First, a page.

A Client’s Satisfaction

Writing for someone else is never an issue for me. Even if my writings get published under someone’s name, I get the satisfaction of knowing that it helped my client in some way.

And a lot of successful freelancers get to the top by making sure that they work hard in order to fulfill a client’s needs.

So how can you be that writer?

1. Know what you can and cannot do.

Look first at what you have accomplished so far. Think about your college degree, the subjects you have finished, your trainings, and the seminars you’ve attended (online and offline). You should also consider other activities that you love like photography, gardening, music, arts, robotics – really, the sky is the limit. You can concentrate on one area, or combine two specialties to make it work.

As for my part, I am in the process of combining three specialties: gardening, photography, and photo-editing. I love to take care of plants, so I write about them. I own a decent digital camera that I adore, so I take pictures of my plants. And to make the photos internet-ready and protected, I have to edit them before posting on my blog.

That goes without saying that I do not have the knack for writing about marketing, technical SEO stuff, social media promotion, mathematics, computer speak, and the list goes on.

Sure, I may have narrowed down my market. And yes, it may seem that I have very few clients. However, as a starting and budding freelancer, it is important that you stick first with what you know and expand later on. Do an assignment that you are comfortable with and you will be breezing through research, writing, editing, and even your deadline. Get into a project you don’t know much about and you will be wasting your time re-learning, editing, and much worse, failing to get exactly what your client wants and not delivering it when the client wants it. Result: poor feedback or, (heaven forbid) untimely termination of the project either on your side, or the client’s.

2. Take the time to know more about your client and the project

Your clients have preferences on what, when, and how they want the project to be delivered. Do not be scared to ask questions about:

  • Client’s purpose for the article
  • Where the article is going to be uploaded
  • Client’s target market (i.e. gender, age, expertise, etc)
  • What format should the article be delivered (i.e. word, text)
  • Use of keywords and keyword density
  • Your client’s role on the project (is he the owner of the website/business, subcontractor, project manager, etc)

Take notes and keep them in mind so that you will always remember your client’s preferences.

3. Keep deadlines

Clients just love a freelancer who keeps deadlines, especially those who deliver impeccable projects ahead of schedule. Your clients are busy and time is gold for them. They need to get the project done immediately, which is why they hired you for help. And you also need their business, which makes it important for you to stick to your dates.

Time zone, of course, will be one of your hurdles. If the client says that the project is to be delivered by Wednesday 9am , it means Wednesday 9am on the client’s time zone. You have to count the difference on the time accurately per client because it can be very confusing once you have different clients on different time zones. A clock widget with your client’s name as a label can help you with this, as well as your planner and to-do app.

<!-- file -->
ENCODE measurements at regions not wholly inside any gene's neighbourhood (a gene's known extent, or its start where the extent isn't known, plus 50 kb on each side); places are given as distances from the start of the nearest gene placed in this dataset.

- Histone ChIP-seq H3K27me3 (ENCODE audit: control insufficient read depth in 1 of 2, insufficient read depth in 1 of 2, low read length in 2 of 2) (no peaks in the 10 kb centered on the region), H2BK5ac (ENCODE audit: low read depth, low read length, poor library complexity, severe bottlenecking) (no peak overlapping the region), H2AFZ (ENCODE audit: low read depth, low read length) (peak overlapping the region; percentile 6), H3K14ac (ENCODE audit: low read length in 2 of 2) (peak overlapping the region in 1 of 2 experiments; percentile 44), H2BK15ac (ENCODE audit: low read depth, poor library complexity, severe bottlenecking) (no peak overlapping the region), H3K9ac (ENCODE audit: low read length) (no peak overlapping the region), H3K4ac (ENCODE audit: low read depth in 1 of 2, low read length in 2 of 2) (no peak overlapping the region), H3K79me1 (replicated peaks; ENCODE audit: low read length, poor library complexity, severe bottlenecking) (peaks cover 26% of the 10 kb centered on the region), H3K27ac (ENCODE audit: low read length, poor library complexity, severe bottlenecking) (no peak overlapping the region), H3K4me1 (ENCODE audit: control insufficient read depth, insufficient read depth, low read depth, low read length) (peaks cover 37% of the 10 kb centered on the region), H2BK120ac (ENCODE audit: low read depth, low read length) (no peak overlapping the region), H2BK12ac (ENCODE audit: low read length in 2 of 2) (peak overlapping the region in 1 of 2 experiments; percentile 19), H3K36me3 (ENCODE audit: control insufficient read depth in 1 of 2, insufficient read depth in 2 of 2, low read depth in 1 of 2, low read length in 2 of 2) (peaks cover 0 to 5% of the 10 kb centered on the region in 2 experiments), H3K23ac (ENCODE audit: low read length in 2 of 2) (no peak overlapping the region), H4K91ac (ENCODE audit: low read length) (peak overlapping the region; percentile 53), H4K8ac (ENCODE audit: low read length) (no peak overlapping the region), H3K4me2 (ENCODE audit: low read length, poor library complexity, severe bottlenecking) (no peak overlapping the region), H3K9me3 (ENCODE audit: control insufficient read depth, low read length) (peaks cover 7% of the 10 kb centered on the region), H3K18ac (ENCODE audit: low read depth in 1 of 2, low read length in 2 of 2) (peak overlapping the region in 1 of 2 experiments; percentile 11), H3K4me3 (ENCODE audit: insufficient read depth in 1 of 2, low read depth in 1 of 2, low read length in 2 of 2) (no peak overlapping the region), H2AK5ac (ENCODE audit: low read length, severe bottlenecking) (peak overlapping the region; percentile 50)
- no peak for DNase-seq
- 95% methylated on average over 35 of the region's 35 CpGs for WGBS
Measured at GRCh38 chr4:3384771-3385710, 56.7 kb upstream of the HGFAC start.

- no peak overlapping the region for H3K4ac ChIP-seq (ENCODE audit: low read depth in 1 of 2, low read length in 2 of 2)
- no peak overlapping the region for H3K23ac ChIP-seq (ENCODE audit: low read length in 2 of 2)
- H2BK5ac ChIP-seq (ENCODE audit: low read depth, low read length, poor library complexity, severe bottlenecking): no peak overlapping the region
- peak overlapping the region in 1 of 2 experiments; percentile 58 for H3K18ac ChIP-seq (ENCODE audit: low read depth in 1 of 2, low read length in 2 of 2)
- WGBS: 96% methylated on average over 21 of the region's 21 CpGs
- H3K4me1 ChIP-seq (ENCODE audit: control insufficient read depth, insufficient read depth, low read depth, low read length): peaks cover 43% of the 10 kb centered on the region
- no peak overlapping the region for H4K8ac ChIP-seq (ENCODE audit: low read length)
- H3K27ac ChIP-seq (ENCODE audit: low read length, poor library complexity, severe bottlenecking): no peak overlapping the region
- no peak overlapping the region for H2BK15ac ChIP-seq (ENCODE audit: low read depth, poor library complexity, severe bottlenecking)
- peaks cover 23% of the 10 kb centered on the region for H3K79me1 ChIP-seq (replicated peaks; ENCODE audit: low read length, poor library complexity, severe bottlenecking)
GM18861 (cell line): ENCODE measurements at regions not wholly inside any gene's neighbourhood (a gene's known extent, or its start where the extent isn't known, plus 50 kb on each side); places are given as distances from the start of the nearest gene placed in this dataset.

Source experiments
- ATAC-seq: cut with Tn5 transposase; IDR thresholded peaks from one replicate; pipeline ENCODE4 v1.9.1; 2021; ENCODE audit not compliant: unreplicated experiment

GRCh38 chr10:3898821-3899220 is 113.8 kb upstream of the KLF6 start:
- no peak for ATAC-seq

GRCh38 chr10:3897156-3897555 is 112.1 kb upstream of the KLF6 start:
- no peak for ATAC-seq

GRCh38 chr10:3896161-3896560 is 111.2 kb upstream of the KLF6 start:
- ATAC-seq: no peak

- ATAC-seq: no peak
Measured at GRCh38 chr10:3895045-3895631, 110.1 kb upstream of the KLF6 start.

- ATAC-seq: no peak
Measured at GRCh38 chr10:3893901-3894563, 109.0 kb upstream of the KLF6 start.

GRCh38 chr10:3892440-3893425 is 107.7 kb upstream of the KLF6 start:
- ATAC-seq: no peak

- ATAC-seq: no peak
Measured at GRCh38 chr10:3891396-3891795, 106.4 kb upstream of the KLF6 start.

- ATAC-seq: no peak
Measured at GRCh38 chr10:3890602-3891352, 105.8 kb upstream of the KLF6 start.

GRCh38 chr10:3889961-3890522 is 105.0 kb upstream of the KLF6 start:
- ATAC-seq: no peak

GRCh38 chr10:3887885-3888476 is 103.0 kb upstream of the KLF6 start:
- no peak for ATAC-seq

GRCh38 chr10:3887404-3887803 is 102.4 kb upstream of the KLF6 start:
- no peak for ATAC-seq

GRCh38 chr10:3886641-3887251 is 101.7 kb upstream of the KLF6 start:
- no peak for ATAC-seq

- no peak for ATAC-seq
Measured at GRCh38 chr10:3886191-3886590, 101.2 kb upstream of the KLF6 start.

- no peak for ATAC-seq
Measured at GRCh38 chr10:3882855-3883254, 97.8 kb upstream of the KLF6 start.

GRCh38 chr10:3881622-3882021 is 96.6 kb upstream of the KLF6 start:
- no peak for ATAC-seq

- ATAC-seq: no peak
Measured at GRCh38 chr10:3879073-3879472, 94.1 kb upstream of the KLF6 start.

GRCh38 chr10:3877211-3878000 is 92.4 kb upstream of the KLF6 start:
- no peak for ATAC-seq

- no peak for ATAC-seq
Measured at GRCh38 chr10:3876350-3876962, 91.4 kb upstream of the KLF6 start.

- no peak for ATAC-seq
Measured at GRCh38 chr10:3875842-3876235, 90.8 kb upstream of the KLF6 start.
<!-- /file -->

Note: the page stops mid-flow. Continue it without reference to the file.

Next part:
4. Communicate

Your clients would like to have updates on the progress of the project. Some prefer daily updates, some prefer weekly. You will also find clients who wish to have brainstorming sessions through Skype. Your clients are businessmen, and it is vital for them to work with someone who understands that business is business, and every moment spent should be focused on productivity and results. It is imperative that you communicate with your clients when:

  • You are confused over an aspect of your job.
  • You cannot meet a deadline because of personal, technical, and professional reasons.
  • You wish to suggest or talk about certain changes in the project that you feel will help improve the targeted results.
  • Your client is asking you about the progress of the job, and the changes that he/she wishes to be applied to the venture.

A lot of my previous clients liked working with me because I answer their questions ASAP. Another case when my client appreciated my feedback was when we had a project that required a specific keyword density. I tried to follow their specifications, but the article did not flow naturally. I took the risk and finished the article with a lower density and told them the reason, giving them the option of requesting for a re-write free of charge. The client agreed to my suggestion after reading the article and thanked me for taking the initiative and letting them know about it. Needless to say, I worked for with the client again for at least two projects more.

As long as you communicate with your client, any problems regarding the project will be manageable, and you and your client will have a fruitful working relationship.

These are just some ways for you to take care of your client. @DigitalNomadJobs has a great post on what what it takes to be a great freelancer.

If you have an experience on how you made your clients happy and satisfied in a project, please feel free to share your insights. I would love to hear from you.

See you around.

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